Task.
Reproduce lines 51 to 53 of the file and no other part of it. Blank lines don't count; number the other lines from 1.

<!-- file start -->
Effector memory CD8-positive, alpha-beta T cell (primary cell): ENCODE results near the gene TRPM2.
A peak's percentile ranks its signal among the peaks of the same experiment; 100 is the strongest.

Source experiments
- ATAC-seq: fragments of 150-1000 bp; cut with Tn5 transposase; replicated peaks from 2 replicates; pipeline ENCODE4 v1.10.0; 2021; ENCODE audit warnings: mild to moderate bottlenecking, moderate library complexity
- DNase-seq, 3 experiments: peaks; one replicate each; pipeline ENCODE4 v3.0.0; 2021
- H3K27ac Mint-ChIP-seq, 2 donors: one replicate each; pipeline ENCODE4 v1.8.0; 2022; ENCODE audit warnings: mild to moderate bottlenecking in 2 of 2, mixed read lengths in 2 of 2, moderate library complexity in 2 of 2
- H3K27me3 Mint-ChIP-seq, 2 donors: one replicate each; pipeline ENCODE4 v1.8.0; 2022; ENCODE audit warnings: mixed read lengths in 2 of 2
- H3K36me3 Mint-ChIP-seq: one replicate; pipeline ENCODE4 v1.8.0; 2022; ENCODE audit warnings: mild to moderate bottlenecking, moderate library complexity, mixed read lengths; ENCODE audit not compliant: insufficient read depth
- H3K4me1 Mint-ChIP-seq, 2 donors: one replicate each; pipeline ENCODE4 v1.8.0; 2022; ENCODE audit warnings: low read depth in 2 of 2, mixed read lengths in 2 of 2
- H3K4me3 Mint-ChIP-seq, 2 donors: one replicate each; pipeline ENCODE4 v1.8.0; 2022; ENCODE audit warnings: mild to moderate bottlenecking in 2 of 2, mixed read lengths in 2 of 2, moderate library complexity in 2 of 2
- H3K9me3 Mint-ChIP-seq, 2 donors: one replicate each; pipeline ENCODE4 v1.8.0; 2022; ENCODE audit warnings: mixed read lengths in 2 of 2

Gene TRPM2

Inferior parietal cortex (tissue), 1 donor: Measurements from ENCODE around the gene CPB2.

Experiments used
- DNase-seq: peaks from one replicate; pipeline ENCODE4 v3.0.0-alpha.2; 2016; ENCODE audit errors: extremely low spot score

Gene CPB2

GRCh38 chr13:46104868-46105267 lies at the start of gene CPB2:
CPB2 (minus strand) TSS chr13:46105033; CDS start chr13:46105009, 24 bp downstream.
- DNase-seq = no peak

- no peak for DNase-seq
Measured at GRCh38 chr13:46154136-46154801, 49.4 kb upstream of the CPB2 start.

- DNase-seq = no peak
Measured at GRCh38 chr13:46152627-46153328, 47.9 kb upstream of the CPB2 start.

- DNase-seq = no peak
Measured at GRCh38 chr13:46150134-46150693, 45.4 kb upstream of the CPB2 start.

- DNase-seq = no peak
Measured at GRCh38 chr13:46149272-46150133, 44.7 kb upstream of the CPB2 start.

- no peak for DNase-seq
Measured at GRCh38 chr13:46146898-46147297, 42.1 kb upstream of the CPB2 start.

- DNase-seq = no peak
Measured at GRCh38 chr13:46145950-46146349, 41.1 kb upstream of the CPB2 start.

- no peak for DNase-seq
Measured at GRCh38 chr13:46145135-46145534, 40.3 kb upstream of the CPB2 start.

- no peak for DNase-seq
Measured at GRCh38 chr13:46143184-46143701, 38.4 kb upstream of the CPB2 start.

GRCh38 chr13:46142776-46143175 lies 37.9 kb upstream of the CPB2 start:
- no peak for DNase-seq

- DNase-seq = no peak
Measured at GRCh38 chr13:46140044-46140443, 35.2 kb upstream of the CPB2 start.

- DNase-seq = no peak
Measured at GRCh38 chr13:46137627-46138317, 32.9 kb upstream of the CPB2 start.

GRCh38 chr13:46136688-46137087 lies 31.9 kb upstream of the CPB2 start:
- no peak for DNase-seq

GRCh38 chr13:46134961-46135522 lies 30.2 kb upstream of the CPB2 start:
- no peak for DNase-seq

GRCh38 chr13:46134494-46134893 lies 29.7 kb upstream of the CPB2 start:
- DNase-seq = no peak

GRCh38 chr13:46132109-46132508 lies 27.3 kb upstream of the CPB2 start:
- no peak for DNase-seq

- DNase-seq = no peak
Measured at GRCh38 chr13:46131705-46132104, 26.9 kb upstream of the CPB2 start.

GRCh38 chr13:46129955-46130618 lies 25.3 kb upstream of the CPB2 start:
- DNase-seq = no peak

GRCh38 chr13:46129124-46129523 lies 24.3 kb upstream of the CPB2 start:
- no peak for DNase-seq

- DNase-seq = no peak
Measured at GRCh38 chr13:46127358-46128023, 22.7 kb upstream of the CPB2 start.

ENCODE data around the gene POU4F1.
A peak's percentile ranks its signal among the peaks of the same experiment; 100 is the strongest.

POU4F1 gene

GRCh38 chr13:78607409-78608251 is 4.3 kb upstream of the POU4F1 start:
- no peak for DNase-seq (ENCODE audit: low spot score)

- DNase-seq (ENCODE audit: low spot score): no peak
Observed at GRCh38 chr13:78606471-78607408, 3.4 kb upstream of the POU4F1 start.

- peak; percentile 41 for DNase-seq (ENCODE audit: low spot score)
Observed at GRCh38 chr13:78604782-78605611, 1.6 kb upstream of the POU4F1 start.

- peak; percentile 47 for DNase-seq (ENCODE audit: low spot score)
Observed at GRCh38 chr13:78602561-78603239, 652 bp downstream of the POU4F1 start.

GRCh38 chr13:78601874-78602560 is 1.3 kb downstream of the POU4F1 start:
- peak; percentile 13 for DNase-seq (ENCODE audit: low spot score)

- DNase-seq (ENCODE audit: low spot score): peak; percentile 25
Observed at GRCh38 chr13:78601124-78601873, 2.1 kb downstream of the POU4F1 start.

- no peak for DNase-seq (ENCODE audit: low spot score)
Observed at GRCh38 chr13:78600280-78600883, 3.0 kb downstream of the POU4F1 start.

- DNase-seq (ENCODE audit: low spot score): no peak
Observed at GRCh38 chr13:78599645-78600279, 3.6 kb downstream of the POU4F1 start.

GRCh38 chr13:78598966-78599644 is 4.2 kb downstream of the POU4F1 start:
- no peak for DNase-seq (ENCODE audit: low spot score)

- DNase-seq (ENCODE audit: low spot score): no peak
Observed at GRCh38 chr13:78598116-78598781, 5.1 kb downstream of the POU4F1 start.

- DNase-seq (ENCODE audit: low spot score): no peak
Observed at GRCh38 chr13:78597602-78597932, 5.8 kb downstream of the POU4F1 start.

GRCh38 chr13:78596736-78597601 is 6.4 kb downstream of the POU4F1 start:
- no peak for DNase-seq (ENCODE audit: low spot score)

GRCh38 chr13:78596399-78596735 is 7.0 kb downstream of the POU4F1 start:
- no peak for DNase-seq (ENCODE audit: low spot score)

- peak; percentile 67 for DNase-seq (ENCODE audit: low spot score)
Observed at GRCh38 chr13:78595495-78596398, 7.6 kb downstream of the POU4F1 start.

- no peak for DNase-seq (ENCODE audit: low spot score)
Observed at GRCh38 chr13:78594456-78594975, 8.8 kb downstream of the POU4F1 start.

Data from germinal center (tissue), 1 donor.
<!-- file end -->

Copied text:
Measured at GRCh38 chr13:46131705-46132104, 26.9 kb upstream of the CPB2 start.

GRCh38 chr13:46129955-46130618 lies 25.3 kb upstream of the CPB2 start:
- DNase-seq = no peak